Brian Morris, CEO of Chantilly Robotics Team 612, testifying before the U.S. House Subcommittee on Research and Technology.
Chantilly High senior Brian Morris, CEO of Chantilly Robotics Team 612, testified in Washington, D.C., last Thursday, Jan. 9. He spoke before the Committee on Science, Space and Technology, Subcommittee on Research and Technology, of the U.S. House of Representatives.
Robotics Team 612 is a Chantilly Academy competitive team that inspires and prepares students to become the technological leaders of tomorrow. Morris was invited to testify at the hearing titled “Private Sector Programs that Engage Students in STEM.”
It was held to review STEM (science, technology, engineering and math) education initiatives developed and conducted by private organizations to learn what these organizations, plus industry, is doing to support STEM education and to ensure the federal government can leverage, not duplicate, these initiatives.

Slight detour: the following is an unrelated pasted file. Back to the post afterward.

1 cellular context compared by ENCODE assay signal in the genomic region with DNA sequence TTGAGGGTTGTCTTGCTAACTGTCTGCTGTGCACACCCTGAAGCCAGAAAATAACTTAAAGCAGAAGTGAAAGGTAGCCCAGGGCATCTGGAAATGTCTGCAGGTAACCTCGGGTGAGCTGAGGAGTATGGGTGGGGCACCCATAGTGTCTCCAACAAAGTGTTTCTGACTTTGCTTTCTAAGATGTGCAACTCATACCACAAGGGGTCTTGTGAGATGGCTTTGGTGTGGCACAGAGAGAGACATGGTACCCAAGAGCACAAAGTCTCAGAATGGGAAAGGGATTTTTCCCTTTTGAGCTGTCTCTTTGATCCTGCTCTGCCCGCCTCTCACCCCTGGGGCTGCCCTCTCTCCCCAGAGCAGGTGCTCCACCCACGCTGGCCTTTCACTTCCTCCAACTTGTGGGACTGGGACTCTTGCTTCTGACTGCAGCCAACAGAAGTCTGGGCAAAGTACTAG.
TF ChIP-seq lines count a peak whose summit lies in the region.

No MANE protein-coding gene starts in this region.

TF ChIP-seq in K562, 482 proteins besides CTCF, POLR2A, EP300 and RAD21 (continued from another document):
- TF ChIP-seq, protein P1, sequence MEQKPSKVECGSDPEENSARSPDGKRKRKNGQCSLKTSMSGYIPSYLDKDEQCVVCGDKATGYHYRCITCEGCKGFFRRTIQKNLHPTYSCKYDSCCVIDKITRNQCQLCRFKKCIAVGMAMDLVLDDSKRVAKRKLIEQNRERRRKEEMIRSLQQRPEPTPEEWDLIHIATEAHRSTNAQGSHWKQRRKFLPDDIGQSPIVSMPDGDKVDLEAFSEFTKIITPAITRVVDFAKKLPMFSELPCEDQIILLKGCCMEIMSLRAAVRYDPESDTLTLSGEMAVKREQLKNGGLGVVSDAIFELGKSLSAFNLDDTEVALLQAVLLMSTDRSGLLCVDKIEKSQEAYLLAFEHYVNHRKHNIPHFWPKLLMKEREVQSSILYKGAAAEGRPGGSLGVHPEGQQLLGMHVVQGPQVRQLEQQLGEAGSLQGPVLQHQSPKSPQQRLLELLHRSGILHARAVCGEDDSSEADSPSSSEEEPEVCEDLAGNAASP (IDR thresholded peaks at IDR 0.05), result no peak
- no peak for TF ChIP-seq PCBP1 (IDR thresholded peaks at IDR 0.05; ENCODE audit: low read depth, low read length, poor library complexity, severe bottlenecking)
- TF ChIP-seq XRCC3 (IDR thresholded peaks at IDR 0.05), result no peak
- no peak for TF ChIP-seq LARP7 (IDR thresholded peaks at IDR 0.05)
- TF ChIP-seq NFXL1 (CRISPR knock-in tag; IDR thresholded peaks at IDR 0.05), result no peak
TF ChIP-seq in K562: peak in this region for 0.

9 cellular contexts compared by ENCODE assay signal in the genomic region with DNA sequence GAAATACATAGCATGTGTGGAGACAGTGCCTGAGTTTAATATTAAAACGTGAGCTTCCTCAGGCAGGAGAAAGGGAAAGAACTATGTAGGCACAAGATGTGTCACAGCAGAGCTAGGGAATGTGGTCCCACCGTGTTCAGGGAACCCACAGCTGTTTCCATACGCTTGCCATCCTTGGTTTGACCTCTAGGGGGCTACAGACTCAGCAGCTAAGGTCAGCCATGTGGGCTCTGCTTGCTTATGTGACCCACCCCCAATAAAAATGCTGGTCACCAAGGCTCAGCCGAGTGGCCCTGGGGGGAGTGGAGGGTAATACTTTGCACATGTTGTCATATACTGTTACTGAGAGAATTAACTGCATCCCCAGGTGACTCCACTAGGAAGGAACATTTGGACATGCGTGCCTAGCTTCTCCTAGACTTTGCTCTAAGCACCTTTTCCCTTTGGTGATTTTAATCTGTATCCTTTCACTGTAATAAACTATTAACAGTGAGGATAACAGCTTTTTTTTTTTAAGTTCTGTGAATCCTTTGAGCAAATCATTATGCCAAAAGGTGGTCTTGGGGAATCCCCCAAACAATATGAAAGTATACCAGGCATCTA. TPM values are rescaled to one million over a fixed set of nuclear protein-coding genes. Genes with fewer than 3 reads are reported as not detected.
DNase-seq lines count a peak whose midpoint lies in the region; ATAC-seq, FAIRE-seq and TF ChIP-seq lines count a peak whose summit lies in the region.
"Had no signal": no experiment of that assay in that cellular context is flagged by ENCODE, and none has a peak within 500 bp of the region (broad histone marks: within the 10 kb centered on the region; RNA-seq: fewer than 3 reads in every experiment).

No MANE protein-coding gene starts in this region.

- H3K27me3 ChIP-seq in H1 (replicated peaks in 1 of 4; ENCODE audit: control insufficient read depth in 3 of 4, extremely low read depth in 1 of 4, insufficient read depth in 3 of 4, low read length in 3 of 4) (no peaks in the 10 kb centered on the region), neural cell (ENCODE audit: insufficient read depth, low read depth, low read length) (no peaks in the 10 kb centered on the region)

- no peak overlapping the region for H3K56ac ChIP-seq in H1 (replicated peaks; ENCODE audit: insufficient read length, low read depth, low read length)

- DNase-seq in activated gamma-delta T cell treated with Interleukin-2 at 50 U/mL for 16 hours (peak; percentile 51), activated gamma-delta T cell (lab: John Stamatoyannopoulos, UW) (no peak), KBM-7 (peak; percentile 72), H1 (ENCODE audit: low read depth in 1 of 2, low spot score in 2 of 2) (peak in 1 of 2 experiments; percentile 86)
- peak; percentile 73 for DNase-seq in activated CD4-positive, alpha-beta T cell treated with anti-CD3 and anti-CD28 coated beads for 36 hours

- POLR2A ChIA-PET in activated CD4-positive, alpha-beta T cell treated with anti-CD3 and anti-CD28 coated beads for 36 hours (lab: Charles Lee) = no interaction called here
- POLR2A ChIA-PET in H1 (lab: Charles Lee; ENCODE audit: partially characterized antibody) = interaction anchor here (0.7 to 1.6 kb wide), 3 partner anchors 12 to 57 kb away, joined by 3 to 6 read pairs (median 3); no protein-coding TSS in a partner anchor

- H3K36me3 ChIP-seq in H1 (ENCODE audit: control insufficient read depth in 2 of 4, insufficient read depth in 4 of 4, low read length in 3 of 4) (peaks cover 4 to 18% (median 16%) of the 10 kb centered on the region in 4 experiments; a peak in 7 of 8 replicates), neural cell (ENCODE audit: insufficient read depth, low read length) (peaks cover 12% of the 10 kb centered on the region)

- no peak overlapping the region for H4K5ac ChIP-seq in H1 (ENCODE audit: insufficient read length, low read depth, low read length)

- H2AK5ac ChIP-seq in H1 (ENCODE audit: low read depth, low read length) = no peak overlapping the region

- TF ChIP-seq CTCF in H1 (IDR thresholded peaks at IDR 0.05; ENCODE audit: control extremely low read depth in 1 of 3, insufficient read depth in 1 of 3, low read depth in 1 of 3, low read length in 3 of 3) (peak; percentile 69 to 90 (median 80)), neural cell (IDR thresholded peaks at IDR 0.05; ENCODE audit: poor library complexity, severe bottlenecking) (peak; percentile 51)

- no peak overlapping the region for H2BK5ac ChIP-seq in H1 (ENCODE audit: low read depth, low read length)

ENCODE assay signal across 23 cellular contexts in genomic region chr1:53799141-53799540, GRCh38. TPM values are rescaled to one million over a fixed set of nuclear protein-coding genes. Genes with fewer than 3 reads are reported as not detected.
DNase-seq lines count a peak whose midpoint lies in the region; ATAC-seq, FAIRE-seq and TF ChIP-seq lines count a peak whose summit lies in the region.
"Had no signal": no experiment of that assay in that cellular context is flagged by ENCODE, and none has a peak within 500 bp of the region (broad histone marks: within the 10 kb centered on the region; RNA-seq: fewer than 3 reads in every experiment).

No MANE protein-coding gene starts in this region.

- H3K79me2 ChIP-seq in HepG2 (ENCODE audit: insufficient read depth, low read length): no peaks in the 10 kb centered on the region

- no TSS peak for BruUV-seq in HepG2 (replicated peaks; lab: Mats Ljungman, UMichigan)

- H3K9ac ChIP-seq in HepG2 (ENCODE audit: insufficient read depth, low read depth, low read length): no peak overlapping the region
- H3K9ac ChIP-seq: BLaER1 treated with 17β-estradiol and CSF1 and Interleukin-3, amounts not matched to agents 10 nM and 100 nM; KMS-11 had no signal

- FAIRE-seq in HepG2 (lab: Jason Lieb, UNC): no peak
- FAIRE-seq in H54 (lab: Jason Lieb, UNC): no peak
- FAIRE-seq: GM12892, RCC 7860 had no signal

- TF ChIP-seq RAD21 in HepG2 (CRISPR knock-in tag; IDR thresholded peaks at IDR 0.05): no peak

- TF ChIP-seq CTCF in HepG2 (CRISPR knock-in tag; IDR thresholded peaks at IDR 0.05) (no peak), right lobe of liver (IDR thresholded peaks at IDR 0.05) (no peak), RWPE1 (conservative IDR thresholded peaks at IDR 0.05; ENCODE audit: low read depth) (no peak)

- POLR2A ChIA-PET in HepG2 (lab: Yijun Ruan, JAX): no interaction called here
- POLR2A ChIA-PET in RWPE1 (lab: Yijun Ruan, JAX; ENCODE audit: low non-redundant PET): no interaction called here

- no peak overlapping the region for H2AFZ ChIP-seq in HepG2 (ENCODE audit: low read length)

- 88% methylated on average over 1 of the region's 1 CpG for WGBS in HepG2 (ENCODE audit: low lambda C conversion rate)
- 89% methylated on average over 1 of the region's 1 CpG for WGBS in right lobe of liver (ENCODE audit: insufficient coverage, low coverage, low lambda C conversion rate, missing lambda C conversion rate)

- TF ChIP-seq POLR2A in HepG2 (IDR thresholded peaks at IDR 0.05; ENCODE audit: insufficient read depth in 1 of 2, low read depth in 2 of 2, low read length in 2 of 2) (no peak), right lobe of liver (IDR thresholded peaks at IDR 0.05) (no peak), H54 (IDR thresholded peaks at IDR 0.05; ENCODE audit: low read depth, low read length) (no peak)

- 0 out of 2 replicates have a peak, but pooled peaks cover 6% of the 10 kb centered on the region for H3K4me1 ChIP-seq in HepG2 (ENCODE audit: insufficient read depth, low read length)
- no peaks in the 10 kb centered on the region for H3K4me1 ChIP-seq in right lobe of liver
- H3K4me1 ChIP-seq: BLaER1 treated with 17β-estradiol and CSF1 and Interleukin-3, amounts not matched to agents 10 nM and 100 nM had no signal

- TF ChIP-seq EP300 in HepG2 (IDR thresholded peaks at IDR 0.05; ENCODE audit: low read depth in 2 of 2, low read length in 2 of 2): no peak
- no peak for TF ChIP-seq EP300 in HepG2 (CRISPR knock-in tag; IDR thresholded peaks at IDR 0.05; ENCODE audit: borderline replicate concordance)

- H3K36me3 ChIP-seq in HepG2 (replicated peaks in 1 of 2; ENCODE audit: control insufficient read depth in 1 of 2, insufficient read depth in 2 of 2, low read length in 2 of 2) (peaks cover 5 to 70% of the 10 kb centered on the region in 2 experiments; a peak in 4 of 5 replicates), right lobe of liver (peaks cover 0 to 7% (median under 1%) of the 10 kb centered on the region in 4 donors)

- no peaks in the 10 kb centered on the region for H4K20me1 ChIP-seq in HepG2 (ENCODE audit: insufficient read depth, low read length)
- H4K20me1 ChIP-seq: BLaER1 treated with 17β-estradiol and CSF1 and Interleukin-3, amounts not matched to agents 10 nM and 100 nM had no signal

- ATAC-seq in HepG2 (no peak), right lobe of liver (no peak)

Morris spoke to the committee about his experience participating in FIRST (For Inspiration and Recognition of Science and Technology) programs. “It has challenged and trained me in ways normal classroom schooling never has,” he said. “And because of FIRST, I feel more prepared to face the challenges and obstacles of the ‘real world’ than I ever imagined I would.
“FIRST isn’t just about the competition,” continued Morris. “It’s also about the learning and life experiences of being on a team, working with technology, solving problems and inspiring others to do the same. I’ve learned invaluable technical skills, as well as how to manage and lead large groups.”
Fellow senior Elanna Crew, who’s legally blind, told the committee, “I could never play sports and I never seemed to fit in with any other groups, clubs or teams. Because of the confidence that robotics gave me, I’m now looking to go to college to become a teacher at a school for blind students. It’s the best thing I’ve ever done for myself, and it’s a decision I will never regret.”
Chantilly’s Robotics Team 612 is student-run and has more than 150 members. As a FIRST Robotics team, it vies with high-school students nationwide to design, build, program and test a robot in only six weeks and then compete in a three-day tournament. Besides being team CEO, Morris also participates in technical theater and is a math and science tutor.